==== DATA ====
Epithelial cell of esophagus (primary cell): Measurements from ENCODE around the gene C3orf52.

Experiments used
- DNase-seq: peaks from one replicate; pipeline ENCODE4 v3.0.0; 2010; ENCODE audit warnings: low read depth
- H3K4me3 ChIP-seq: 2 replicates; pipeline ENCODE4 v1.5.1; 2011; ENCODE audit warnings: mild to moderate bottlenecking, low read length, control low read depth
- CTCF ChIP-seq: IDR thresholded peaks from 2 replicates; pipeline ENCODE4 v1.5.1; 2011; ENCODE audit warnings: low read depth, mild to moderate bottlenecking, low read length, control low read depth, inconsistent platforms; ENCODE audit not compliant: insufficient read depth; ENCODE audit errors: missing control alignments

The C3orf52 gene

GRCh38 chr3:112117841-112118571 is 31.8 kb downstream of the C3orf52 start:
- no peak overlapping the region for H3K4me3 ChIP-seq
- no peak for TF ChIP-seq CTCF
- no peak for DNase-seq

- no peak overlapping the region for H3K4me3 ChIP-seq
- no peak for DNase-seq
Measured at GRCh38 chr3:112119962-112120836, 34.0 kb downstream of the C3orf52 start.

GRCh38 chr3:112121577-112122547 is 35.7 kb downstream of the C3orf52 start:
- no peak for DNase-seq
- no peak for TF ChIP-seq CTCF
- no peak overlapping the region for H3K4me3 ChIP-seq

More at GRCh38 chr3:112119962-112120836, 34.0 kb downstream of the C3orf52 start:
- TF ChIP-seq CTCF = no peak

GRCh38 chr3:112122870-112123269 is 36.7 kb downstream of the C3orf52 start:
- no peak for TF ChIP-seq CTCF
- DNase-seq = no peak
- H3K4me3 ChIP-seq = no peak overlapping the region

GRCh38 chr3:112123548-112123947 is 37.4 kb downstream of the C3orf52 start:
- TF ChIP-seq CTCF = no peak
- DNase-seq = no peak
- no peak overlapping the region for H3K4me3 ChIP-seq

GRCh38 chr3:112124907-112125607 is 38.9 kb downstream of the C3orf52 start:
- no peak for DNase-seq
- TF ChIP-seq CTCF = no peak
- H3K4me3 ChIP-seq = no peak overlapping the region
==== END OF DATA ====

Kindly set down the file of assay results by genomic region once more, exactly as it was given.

Epithelial cell of esophagus (primary cell): Measurements from ENCODE around the gene C3orf52.

Experiments used
- DNase-seq: peaks from one replicate; pipeline ENCODE4 v3.0.0; 2010; ENCODE audit warnings: low read depth
- H3K4me3 ChIP-seq: 2 replicates; pipeline ENCODE4 v1.5.1; 2011; ENCODE audit warnings: mild to moderate bottlenecking, low read length, control low read depth
- CTCF ChIP-seq: IDR thresholded peaks from 2 replicates; pipeline ENCODE4 v1.5.1; 2011; ENCODE audit warnings: low read depth, mild to moderate bottlenecking, low read length, control low read depth, inconsistent platforms; ENCODE audit not compliant: insufficient read depth; ENCODE audit errors: missing control alignments

The C3orf52 gene

GRCh38 chr3:112117841-112118571 is 31.8 kb downstream of the C3orf52 start:
- no peak overlapping the region for H3K4me3 ChIP-seq
- no peak for TF ChIP-seq CTCF
- no peak for DNase-seq

- no peak overlapping the region for H3K4me3 ChIP-seq
- no peak for DNase-seq
Measured at GRCh38 chr3:112119962-112120836, 34.0 kb downstream of the C3orf52 start.

GRCh38 chr3:112121577-112122547 is 35.7 kb downstream of the C3orf52 start:
- no peak for DNase-seq
- no peak for TF ChIP-seq CTCF
- no peak overlapping the region for H3K4me3 ChIP-seq

More at GRCh38 chr3:112119962-112120836, 34.0 kb downstream of the C3orf52 start:
- TF ChIP-seq CTCF = no peak

GRCh38 chr3:112122870-112123269 is 36.7 kb downstream of the C3orf52 start:
- no peak for TF ChIP-seq CTCF
- DNase-seq = no peak
- H3K4me3 ChIP-seq = no peak overlapping the region

GRCh38 chr3:112123548-112123947 is 37.4 kb downstream of the C3orf52 start:
- TF ChIP-seq CTCF = no peak
- DNase-seq = no peak
- no peak overlapping the region for H3K4me3 ChIP-seq

GRCh38 chr3:112124907-112125607 is 38.9 kb downstream of the C3orf52 start:
- no peak for DNase-seq
- TF ChIP-seq CTCF = no peak
- H3K4me3 ChIP-seq = no peak overlapping the region